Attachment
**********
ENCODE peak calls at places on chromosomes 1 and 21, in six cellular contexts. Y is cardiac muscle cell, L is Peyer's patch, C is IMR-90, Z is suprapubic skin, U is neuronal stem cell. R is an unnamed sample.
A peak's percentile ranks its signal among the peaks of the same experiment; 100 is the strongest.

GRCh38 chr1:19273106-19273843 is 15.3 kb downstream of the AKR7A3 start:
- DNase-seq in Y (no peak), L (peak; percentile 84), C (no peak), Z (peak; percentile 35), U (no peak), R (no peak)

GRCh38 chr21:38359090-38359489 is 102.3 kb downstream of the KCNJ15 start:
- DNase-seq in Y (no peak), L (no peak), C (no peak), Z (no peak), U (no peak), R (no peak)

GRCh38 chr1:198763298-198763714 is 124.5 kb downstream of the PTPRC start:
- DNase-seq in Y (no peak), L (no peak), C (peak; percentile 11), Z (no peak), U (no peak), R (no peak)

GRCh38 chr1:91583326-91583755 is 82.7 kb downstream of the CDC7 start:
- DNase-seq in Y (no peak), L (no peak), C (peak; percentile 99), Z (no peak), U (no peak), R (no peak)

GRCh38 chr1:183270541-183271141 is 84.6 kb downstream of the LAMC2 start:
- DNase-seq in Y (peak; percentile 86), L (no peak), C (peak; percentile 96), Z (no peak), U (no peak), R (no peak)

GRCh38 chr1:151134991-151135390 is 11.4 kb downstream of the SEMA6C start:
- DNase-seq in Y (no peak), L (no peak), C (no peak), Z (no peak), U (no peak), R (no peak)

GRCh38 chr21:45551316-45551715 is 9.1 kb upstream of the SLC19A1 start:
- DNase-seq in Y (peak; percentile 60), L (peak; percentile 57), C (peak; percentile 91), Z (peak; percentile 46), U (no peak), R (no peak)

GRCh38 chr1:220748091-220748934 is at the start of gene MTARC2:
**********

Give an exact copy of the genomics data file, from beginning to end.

ENCODE peak calls at places on chromosomes 1 and 21, in six cellular contexts. Y is cardiac muscle cell, L is Peyer's patch, C is IMR-90, Z is suprapubic skin, U is neuronal stem cell. R is an unnamed sample.
A peak's percentile ranks its signal among the peaks of the same experiment; 100 is the strongest.

GRCh38 chr1:19273106-19273843 is 15.3 kb downstream of the AKR7A3 start:
- DNase-seq in Y (no peak), L (peak; percentile 84), C (no peak), Z (peak; percentile 35), U (no peak), R (no peak)

GRCh38 chr21:38359090-38359489 is 102.3 kb downstream of the KCNJ15 start:
- DNase-seq in Y (no peak), L (no peak), C (no peak), Z (no peak), U (no peak), R (no peak)

GRCh38 chr1:198763298-198763714 is 124.5 kb downstream of the PTPRC start:
- DNase-seq in Y (no peak), L (no peak), C (peak; percentile 11), Z (no peak), U (no peak), R (no peak)

GRCh38 chr1:91583326-91583755 is 82.7 kb downstream of the CDC7 start:
- DNase-seq in Y (no peak), L (no peak), C (peak; percentile 99), Z (no peak), U (no peak), R (no peak)

GRCh38 chr1:183270541-183271141 is 84.6 kb downstream of the LAMC2 start:
- DNase-seq in Y (peak; percentile 86), L (no peak), C (peak; percentile 96), Z (no peak), U (no peak), R (no peak)

GRCh38 chr1:151134991-151135390 is 11.4 kb downstream of the SEMA6C start:
- DNase-seq in Y (no peak), L (no peak), C (no peak), Z (no peak), U (no peak), R (no peak)

GRCh38 chr21:45551316-45551715 is 9.1 kb upstream of the SLC19A1 start:
- DNase-seq in Y (peak; percentile 60), L (peak; percentile 57), C (peak; percentile 91), Z (peak; percentile 46), U (no peak), R (no peak)

GRCh38 chr1:220748091-220748934 is at the start of gene MTARC2: